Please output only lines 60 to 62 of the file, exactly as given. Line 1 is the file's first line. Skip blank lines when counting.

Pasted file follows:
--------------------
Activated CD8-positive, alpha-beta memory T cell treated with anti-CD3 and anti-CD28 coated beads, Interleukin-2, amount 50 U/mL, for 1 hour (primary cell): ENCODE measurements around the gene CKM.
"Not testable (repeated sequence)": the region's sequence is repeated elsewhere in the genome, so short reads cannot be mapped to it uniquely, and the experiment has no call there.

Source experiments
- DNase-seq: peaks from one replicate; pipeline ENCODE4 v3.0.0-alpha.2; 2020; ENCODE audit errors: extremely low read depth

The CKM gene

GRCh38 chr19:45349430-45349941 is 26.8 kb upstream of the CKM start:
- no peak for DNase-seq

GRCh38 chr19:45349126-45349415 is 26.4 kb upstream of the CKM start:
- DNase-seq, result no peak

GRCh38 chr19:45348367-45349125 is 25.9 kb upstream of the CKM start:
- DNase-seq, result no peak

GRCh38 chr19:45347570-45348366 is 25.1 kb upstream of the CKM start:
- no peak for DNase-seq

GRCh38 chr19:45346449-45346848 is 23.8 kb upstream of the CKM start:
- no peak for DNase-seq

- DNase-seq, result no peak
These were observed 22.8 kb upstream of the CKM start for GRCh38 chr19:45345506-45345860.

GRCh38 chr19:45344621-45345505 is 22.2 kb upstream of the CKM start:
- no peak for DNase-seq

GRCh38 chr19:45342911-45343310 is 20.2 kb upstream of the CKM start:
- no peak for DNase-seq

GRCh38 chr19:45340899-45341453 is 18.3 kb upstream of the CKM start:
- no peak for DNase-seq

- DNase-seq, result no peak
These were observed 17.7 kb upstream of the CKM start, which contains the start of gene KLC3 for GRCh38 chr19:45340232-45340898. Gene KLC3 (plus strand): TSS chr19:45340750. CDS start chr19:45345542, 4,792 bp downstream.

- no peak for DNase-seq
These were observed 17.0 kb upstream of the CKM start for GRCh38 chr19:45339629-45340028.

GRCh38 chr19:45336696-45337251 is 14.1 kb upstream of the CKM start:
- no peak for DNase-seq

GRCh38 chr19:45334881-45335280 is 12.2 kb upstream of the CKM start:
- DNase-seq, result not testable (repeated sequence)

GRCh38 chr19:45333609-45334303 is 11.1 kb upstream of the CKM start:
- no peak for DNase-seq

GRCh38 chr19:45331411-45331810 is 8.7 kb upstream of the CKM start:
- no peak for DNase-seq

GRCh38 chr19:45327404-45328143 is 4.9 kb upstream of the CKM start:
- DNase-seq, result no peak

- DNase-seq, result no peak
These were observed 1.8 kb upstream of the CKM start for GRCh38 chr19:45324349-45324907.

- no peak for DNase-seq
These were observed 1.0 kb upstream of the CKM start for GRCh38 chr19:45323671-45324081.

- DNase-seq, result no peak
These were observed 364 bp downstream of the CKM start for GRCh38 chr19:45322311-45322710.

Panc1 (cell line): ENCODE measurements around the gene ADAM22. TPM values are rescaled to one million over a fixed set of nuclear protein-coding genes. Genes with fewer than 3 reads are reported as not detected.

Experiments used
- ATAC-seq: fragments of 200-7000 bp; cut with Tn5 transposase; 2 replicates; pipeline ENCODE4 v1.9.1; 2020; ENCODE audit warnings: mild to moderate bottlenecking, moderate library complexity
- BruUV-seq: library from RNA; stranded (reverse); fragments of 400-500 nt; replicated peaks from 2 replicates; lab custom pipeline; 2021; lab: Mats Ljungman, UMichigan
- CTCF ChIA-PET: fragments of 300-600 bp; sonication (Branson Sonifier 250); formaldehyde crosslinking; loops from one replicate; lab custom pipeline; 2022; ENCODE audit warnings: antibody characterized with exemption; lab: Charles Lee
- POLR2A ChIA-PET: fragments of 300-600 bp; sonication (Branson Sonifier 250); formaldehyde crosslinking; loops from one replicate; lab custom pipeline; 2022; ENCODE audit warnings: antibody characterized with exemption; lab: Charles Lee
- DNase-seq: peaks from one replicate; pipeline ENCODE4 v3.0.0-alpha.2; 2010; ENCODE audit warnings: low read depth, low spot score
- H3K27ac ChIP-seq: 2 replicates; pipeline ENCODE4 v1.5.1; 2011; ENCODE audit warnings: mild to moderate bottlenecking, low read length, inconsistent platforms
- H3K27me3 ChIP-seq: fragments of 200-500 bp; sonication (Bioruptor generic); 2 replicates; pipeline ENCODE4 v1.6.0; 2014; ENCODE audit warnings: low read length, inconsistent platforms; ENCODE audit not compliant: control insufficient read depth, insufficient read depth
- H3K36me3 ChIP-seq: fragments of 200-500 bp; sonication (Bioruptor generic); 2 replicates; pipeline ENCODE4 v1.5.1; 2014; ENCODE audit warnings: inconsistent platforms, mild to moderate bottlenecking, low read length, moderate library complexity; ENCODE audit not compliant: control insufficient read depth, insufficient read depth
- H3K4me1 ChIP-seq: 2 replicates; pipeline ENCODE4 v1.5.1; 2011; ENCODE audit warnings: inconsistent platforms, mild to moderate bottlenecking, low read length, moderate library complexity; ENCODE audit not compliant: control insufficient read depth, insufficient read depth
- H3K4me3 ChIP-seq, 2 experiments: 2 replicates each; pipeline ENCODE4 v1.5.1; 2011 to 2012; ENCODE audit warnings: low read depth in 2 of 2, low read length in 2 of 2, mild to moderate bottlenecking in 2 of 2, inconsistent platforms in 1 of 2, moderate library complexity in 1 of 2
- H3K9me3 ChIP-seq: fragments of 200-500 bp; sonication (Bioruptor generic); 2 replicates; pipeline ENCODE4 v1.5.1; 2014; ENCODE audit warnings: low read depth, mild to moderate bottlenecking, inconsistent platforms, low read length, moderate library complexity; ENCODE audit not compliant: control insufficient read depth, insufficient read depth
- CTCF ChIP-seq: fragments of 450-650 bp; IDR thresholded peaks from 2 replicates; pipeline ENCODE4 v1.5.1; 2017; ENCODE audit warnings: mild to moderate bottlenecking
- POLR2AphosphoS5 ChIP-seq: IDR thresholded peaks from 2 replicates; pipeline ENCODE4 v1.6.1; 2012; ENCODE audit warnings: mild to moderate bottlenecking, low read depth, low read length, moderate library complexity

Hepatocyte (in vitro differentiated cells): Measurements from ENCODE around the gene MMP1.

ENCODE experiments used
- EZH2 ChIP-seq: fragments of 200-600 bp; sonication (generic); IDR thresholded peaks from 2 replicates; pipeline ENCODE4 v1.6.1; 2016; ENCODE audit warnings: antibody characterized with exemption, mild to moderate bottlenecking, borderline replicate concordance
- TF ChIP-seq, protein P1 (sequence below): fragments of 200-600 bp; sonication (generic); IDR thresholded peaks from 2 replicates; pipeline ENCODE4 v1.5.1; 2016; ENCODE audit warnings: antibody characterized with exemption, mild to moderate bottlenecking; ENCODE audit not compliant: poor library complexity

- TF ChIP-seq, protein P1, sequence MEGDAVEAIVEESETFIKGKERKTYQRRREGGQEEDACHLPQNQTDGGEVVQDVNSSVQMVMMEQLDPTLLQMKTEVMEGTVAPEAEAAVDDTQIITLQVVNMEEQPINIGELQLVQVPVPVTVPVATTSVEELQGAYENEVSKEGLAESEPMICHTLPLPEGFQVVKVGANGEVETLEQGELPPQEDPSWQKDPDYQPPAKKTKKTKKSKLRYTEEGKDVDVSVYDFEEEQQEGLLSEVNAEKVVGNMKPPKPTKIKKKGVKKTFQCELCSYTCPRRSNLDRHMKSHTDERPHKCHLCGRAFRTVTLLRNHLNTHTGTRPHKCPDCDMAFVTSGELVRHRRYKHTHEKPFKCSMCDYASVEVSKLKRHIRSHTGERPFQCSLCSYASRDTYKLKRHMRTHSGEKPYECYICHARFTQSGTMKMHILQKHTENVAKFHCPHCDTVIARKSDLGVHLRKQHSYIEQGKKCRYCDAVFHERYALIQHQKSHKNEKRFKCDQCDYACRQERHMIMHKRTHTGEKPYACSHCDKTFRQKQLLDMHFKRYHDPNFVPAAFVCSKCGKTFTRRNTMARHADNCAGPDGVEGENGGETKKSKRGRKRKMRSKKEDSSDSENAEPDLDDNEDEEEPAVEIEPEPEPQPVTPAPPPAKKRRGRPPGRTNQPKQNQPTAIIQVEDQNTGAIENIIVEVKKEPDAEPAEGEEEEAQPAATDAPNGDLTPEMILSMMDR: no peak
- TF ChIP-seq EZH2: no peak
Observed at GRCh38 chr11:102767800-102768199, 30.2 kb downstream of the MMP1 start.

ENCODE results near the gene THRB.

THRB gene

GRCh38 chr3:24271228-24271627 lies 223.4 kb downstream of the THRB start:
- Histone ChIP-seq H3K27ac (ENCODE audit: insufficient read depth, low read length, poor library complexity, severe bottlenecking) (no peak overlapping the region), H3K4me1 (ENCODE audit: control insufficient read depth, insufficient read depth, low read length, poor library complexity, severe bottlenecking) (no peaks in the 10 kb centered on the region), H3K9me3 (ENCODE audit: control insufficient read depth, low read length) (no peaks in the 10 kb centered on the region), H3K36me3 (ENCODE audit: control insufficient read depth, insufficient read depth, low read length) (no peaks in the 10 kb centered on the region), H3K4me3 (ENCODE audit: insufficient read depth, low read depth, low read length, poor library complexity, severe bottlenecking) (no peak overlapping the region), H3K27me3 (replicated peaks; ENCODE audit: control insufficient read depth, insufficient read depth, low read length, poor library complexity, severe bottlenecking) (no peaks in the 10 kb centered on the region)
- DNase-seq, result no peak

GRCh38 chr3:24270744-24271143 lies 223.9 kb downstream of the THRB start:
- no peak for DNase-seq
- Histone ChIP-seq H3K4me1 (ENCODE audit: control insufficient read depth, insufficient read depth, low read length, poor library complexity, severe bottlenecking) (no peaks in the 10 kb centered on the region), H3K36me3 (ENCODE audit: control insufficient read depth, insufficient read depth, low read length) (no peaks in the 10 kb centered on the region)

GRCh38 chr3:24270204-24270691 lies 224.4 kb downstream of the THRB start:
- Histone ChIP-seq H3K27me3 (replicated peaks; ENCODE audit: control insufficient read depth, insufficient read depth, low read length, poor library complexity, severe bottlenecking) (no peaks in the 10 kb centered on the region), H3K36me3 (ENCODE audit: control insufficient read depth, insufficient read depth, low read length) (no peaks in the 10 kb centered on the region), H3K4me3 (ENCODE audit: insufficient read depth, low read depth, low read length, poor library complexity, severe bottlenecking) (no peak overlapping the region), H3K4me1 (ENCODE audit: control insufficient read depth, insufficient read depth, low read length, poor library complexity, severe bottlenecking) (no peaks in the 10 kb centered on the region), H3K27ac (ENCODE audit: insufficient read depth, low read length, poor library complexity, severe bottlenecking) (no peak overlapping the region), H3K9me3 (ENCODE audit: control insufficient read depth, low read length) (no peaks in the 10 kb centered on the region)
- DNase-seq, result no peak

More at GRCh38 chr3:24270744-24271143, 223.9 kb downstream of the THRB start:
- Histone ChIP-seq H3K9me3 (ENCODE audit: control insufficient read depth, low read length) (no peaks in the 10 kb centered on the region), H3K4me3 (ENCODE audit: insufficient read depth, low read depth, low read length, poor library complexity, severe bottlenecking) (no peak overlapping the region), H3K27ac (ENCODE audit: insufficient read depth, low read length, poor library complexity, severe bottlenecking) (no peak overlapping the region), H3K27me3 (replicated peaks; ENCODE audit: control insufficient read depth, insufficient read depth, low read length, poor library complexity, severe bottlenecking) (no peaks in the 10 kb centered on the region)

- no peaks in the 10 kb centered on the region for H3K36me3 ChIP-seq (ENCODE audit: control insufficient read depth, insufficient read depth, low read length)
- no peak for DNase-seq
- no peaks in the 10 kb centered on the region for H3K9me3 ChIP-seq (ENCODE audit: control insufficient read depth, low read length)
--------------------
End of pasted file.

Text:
ENCODE experiments used
- EZH2 ChIP-seq: fragments of 200-600 bp; sonication (generic); IDR thresholded peaks from 2 replicates; pipeline ENCODE4 v1.6.1; 2016; ENCODE audit warnings: antibody characterized with exemption, mild to moderate bottlenecking, borderline replicate concordance
- TF ChIP-seq, protein P1 (sequence below): fragments of 200-600 bp; sonication (generic); IDR thresholded peaks from 2 replicates; pipeline ENCODE4 v1.5.1; 2016; ENCODE audit warnings: antibody characterized with exemption, mild to moderate bottlenecking; ENCODE audit not compliant: poor library complexity